Brené Brown

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Brené Brown
Brené Brown
Brown in 2012
BornCasandra Brené Brown
(1965-11-18) November 18, 1965 (age 54)
San Antonio, Texas, U.S.
OccupationResearcher, author, public speaker, social worker
NationalityUnited States
SubjectSocial work
Steve Alley
(m. 1994)

Casandra Brené Brown (born November 18, 1965)[1] is an American professor, lecturer, author, and podcast host. Brown holds the Huffington Foundation's Brené Brown Endowed Chair at the University of Houston's Graduate College of Social Work and is a visiting professor in management at McCombs School of Business at the University of Texas at Austin.

Early life and education[edit]

Casandra Brené Brown was born in 1965 in San Antonio, Texas, where her parents, Charles Arthur Brown and Casandra Deanne Rogers,[1] baptized her in the Episcopal church. When her family moved to New Orleans,[2] they brought her up as a Catholic.[3] She left the Catholic Church and returned to the Episcopalian community with her husband, Steve Alley, and their two children two decades later. The family now lives in Houston.[4] She completed a BSW at the University of Texas at Austin in 1995, followed by a MSW in 1996[5] and a PhD in social work at the University of Houston in 2002.[6]


Brown has spent decades studying the topics of courage, vulnerability, shame, and empathy. She is, to date, the author of the five #1 New York Times bestsellers, namely The Gifts of Imperfection, Daring Greatly, Rising Strong, Braving the Wilderness, and Dare to Lead. Brené hosts the Unlocking Us and Dare to Lead podcasts. Her TED talk, "The Power of Vulnerability", has been widely viewed.[7][8][9] Her filmed lecture, Brené Brown: The Call to Courage, debuted on Netflix in 2019.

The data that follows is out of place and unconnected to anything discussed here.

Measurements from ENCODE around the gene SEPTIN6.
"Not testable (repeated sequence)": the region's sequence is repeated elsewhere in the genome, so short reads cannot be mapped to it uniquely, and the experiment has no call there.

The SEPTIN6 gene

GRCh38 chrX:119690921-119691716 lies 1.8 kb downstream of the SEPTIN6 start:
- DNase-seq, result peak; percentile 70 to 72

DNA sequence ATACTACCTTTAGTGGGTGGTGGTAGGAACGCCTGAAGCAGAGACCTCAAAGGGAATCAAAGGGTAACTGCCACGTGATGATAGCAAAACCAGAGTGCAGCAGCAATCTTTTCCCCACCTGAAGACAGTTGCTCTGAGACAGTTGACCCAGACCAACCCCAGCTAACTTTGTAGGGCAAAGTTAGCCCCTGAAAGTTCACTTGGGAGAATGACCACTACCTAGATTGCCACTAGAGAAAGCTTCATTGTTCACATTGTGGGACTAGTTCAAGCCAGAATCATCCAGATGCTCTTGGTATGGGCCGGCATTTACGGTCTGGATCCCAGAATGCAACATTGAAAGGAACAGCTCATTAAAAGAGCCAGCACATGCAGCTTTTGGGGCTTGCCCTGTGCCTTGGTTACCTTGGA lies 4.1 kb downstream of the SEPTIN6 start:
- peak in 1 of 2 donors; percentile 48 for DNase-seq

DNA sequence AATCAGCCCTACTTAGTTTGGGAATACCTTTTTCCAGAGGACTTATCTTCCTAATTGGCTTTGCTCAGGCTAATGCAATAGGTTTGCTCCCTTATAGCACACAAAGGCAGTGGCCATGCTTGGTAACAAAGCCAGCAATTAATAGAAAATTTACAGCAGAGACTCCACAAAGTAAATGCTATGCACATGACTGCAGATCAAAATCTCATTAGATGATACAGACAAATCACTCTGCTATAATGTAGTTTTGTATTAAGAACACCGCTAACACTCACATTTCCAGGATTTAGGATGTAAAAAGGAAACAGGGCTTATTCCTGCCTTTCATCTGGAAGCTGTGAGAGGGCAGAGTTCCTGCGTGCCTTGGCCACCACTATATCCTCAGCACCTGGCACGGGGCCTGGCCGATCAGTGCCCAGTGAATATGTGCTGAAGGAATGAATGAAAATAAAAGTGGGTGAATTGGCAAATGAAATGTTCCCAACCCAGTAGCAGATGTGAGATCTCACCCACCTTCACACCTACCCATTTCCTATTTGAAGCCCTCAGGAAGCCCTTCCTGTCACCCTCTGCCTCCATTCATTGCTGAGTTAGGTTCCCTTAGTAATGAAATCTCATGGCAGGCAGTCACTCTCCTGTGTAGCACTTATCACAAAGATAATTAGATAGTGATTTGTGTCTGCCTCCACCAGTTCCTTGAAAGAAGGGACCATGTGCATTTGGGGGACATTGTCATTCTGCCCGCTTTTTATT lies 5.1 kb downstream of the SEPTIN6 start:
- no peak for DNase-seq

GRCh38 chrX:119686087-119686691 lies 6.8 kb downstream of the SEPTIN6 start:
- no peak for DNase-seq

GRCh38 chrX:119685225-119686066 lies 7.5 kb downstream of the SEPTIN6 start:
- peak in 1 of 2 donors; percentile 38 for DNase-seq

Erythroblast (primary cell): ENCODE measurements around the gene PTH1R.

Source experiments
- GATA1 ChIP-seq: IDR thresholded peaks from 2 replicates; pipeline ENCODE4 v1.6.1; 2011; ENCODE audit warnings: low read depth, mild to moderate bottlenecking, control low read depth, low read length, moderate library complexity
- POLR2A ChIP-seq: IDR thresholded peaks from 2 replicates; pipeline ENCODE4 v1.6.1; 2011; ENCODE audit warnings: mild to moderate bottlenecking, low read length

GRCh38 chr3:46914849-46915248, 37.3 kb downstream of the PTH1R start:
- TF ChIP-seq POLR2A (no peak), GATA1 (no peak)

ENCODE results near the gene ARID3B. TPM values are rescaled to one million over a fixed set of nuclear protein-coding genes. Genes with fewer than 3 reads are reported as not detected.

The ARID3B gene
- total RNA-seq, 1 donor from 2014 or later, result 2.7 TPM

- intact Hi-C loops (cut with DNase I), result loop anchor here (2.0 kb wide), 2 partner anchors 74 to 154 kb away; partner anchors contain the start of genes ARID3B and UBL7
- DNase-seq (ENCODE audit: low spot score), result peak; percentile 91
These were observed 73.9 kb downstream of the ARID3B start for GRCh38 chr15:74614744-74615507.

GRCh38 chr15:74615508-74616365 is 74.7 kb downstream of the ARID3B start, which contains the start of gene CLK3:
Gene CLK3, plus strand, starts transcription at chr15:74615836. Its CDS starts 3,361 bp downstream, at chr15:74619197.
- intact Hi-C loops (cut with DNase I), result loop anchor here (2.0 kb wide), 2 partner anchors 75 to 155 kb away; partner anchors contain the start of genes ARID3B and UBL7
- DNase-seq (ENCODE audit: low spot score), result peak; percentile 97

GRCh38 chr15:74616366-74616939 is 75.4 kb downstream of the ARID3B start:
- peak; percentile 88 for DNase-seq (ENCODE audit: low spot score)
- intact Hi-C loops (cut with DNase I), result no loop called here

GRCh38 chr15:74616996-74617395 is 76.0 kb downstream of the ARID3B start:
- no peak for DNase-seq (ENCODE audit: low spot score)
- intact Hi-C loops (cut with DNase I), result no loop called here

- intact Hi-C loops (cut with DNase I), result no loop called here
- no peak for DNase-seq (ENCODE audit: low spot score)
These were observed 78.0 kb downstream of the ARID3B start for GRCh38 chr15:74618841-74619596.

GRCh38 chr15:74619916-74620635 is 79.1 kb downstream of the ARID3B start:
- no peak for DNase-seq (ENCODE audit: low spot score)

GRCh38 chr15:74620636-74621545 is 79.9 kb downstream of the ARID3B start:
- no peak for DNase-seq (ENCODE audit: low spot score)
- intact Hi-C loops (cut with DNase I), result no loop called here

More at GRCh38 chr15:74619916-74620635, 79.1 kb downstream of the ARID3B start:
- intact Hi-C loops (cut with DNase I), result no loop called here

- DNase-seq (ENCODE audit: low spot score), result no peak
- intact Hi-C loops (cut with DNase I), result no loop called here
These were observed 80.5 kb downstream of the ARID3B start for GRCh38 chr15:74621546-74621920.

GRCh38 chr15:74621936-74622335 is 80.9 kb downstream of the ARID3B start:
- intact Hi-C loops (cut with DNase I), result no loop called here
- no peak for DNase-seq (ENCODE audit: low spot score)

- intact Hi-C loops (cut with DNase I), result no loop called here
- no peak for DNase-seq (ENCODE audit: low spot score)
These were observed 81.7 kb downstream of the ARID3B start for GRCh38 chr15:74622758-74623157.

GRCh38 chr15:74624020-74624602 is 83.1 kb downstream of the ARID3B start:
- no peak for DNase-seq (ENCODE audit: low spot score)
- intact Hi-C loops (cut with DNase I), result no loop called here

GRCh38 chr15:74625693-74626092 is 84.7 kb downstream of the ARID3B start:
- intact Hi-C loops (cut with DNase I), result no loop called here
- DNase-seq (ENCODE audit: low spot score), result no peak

Brown has spent her research career as a professor at her alma mater, the University of Houston's Graduate College of Social Work.[10] With research focused on the themes of authentic leadership and wholeheartedness in families, schools, and organizations, she has presented a 2012 TED talk and two 2010 TEDx talks.[11][12] In March 2013, she talked with Oprah Winfrey on Super Soul Sunday about her book, Daring Greatly.[13] Brown says she drew the title of that book from a 1910 Theodore Roosevelt speech "Citizenship in a Republic", given at the Sorbonne.[14] Brown is CEO of "The Daring Way," a professional training and certification program on the topics of vulnerability, courage, shame, and empathy.[15]

Selected works[edit]

  • "Feminist Standpoint Theory" and "Shame Resilience Theory". In S. P. Robbins, P. Chatterjee & E. R. Canda (Eds.), Contemporary human behavior theory: A Critical Perspective for Social Work. Boston: Allyn and Bacon. 560 pp. ISBN 978-0134779263 Published 2007.
  • I Thought It Was Just Me (But It Isn't): Telling the Truth About Perfectionism, Inadequacy and Power. Avery. 336 pp. ISBN 978-1592403356 (2007)
  • Connections: A 12-Session Psychoeducational Shame-Resilience Curriculum. Center City, MN: Hazelden. ISBN 978-1592857425 (2009)